[ARC Review] The Long Flight Home

by Alan Hlad
Published on:  June 25, 2019

Long Flight Home

The Long Flight Home is primarily set in Eppings, England 1940 at the beginning of what has come to be known as The Blitz, where the Luftwaffe bombed London for almost 60 straight days. Eppings, England holds the farm home of Susan Shepherd and her grandfather Bertie who are both volunteers in the National Pigeon Service where they raise homing pigeons, or in this case – war pigeons. Shortly after the story starts ‘Ollie from Maine’, through a set of circumstances, begins helping them on the farm. He and Susan develop feelings for each other, but shortly after are separated when the first pigeon mission begins.

When I first heard about the book, I will admit my assumption was that it would be more geared toward the detailed inner workings of the National Pigeon Service as well as how it was run and setup during this time frame, what the messages contained that were carried back by the pigeons when they went to France, what was acted upon based on the messages, and so forth. Something a bit real and gritty. However, the book is primarily more focused on the relationships between Susan, Ollie, Bertie and Boar (the antagonist) during this time of war.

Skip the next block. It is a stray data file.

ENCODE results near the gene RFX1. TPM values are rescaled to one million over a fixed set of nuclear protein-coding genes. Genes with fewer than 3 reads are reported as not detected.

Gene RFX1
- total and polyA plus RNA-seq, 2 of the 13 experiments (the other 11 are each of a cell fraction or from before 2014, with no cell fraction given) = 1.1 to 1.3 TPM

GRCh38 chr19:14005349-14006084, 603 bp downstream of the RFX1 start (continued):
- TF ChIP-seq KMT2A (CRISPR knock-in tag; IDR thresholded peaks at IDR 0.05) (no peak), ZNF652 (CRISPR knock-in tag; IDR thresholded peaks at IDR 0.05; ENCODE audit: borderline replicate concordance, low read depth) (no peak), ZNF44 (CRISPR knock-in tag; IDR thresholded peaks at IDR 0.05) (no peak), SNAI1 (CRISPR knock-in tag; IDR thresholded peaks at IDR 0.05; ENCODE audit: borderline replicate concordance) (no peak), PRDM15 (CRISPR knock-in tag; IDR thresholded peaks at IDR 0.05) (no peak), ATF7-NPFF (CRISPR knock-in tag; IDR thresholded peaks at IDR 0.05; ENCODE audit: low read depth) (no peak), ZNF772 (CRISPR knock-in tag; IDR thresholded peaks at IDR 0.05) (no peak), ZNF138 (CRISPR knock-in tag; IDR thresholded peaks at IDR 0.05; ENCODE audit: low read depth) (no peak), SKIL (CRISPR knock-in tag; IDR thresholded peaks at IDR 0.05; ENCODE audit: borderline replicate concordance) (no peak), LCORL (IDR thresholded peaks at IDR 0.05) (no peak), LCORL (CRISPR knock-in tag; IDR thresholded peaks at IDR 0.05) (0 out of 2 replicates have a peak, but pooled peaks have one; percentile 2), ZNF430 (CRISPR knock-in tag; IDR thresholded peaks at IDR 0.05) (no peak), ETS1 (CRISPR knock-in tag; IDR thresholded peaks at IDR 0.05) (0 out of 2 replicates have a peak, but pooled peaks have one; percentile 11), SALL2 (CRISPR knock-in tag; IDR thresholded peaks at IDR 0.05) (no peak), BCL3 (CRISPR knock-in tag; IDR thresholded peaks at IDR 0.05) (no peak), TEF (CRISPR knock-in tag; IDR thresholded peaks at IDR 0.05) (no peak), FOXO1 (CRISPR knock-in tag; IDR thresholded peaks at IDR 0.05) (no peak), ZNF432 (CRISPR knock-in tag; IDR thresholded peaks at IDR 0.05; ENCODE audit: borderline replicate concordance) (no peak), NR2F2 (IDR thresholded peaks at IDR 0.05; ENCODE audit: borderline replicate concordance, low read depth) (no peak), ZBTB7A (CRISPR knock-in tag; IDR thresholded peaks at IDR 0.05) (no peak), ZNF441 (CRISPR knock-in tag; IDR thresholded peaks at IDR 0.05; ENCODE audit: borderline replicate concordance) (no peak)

In the book, we learn information on these types of pigeons such as one-way and two-way communication and hear the harrowing tale of Cher Ami, who is probably the most famous homing pigeon known and can be seen, I believe, at the Smithsonian’s National Museum of American History. I always enjoy books such as these that bring out a new part of history that you may not have known about or at least aren’t as well-versed in.

So although it wasn’t quite the book I had originally expected, once I adjusted to a different style of book I found it enjoyable and endearing. The characters were easy to like, except for Boar, who is a jerk throughout the entire book. It was a pleasant, easy read that shines a new spotlight on a little known part of WWII and even WWI.

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Photo by Pixabay on Pexels.com

Many thanks to NetGalley and Kensington Books for this advanced copy and the opportunity to provide my honest review.

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